I have two habits.
First I invariably start a project with fabric, rather than a pattern.
Second, I buy fabric in shops, markets and warehouses (rather than on the internet).
These habits are because I am rather particular about fabric especially its composition, colour, weight, quality and handle. In shops I generally take the roll of cloth to the mirror and drape a metre or two over my body and take a good look at what it does with my shape and colouring. Then I usually buy either 2 or 2.5m.
WIth the pant suit I had the fabric. I bought a lovely piece of heavy cocktail-dress silk – sweet clear pink on the one side, with a very light pink on the underside. Stiffish, with a sheen, but supple and pliable too. It was damaged with a square sample cut out of it, and aged, yellowing Sellotape marks where this end of roll had been attached to the cardboard tube.
But I got a sense of regret when I laid the fabric out ready to cut into. I had always seen this fabric being used to make an YSL evening dress. Furthermore it was not entirely suitable for a pant suit as there was no stretch in it – ideally tight “slacks” need the benefit of a little elastane in the mix. Additionally while pink was my preferred shade (to coordinate with my sweat pea collection) I had acquired some interesting greenish trim that suggested a turquoise or green colour might be better. So I put away my shears and put out a call for fabric suggestions.
What a wonderful bunch you are.
I had lots and lots of great suggestions. Wool Challis (SJ Kurtz)! Silk Dupion! Cotton sateen! Shiny mohair wool (like a Mod suit)! I also had lots of merchants mentioned including Whalleys and several eBay purveyors – thanks Demented Fairy.
As I said I normally start with fabric. I can always find (or make) a pattern to go with it. It’s not hard to go from the fabric to the outfit, I find. The other way round is complicated.
My brief is
- a firmish, mid-weight fabric with a little heft
- 2-5% elastane
- ideally silk or another natural fabric
- a cool pink, or turquoise, or possibly silver
- a brocade is a possibility
- an eveningwear fabric
- a bit of shimmer – not a high shine, but not matt either
- appropriate to the 1960s style
- not too expensive
I found it hard to identify something that met all the criteria and many of the helpful suggestions hit two out of three requirements.
Readers – I explored all the internet had to offer and decided, as advised by many, to get some samples. Which I will now share with you!.
First I tried stretch silk from Pongees. These are satin fabrics which include some elastane. The colours are good, (although a number of the shades I asked for are out of stock). But I think the fabric is too thin for the task. While the company charges only postage if you ask for more than three samples they did not send a price list which was poor. The prices are not mentioned on the internet either, so I wrote asking for the price but didn’t hear back. Maybe if you have to ask you can’t afford it. Verdict – nice fabric, great colours, good stretch, maybe a bit too shiny, a bit too thin and no idea on price.
Harrington’s has a similar selection and I have used them before and would recommend. Silk Route was recommended by x, and I like the site. However like many of the silk suppliers there is an assumption that you are making a wedding dress and there is something about the price, slowness of the customer service and lack of price transparency that is irritating. If you are making a wedding dress Beckford silks, and Bennetts Silks have nice sites.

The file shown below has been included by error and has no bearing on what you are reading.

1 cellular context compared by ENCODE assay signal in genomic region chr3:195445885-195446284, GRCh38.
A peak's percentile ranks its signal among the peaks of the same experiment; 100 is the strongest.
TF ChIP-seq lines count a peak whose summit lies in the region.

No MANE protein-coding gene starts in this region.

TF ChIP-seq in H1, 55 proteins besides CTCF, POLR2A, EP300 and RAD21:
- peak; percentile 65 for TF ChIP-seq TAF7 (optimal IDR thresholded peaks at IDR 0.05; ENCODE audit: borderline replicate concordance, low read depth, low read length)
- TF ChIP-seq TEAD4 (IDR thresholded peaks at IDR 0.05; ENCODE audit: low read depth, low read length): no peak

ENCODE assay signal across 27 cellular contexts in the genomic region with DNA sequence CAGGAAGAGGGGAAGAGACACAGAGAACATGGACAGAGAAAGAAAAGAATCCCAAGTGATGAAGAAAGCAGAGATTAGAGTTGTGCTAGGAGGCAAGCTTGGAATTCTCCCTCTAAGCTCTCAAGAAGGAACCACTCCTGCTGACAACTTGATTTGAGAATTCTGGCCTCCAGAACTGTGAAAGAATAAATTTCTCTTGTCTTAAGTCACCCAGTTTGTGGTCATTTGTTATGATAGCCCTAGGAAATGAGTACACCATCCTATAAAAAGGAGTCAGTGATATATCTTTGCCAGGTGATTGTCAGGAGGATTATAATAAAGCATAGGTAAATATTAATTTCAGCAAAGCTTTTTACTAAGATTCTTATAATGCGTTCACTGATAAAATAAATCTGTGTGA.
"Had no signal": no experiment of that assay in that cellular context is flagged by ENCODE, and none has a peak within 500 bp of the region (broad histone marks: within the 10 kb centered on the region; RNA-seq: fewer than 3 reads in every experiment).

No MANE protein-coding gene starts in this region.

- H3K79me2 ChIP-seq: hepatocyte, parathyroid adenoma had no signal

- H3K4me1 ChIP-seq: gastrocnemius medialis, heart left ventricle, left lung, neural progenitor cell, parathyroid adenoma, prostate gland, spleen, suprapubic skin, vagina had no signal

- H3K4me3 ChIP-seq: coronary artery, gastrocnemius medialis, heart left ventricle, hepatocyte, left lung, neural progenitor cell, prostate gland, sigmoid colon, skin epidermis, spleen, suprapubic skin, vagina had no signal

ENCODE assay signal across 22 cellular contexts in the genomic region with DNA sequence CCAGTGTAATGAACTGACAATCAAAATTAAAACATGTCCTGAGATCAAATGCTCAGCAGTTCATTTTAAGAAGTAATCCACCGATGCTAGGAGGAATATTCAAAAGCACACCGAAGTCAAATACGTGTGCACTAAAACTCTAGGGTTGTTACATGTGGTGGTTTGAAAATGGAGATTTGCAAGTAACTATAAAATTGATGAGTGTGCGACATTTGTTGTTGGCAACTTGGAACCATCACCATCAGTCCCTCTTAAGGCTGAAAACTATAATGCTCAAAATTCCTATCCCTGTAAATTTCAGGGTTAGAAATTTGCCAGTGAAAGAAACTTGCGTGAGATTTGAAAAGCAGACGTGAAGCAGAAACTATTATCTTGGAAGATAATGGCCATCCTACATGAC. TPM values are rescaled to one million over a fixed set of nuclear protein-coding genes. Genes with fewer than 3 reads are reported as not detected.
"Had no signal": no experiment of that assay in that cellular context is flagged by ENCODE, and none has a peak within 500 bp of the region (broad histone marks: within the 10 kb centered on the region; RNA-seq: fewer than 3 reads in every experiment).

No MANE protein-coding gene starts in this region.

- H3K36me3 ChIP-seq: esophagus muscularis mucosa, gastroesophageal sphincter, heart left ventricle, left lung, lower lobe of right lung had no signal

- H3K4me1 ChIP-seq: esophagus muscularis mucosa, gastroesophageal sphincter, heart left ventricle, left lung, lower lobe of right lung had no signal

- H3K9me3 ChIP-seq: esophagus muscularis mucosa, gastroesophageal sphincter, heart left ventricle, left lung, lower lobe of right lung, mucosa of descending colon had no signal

The next company I approached was Tutus and Textiles. I don’t have any call for a tutu, but if I did I would go to Suzanne in Scotland! This is an interesting site and I liked quite a few of her products. I decided to order some stretch faux dupion (polyester) in silver grey – the shocking pink was out of stock. She came back quickly to tell me the silver grey was almost finished. Nevertheless she sent me a sample, free of charge, and despite it being “faux” I really liked it. I asked her if she could get either bright pink or turquoise and she is consulting her supplier. Verdict – good stretch, good sheen, right weight, OK colour, not sufficient avaiable.
I looked carefully at one of my favourite suppliers Cheap Fabrics, but they had nothing in the stretch department that fitted the bill.
I looked at Croft Mill fabrics but they didn’t have anything appropriate.
I wanted to use Dragonfly fabrics as they are a nice company but they didn’t have anything. Then I saw in their sale they had a cotton sateen at about £6m. I thought this might work if I couldn’t do better. Here matched with my vintage trim. Verdict: Nice colour, sufficient stretch, no sheen, and a bit flimsy.
Finally I went to a company that I have not used before but many bloggers have mentioned, Stone Fabrics in Devon. They had lots of possibilities on their website under stretch fabrics. Here is what I got for the price of a stamped address envelope. Verdict: They all have a bit of stretch, but none has a sheen, none seems to be special enough for evening wear or this project. I might settle for the pink pique as the weight is good and the colour is nice. But I think I will wait to see what Mrs Tutu has first.
Overall verdict – start with the flipping fabric. There are too many variables to start with a pattern.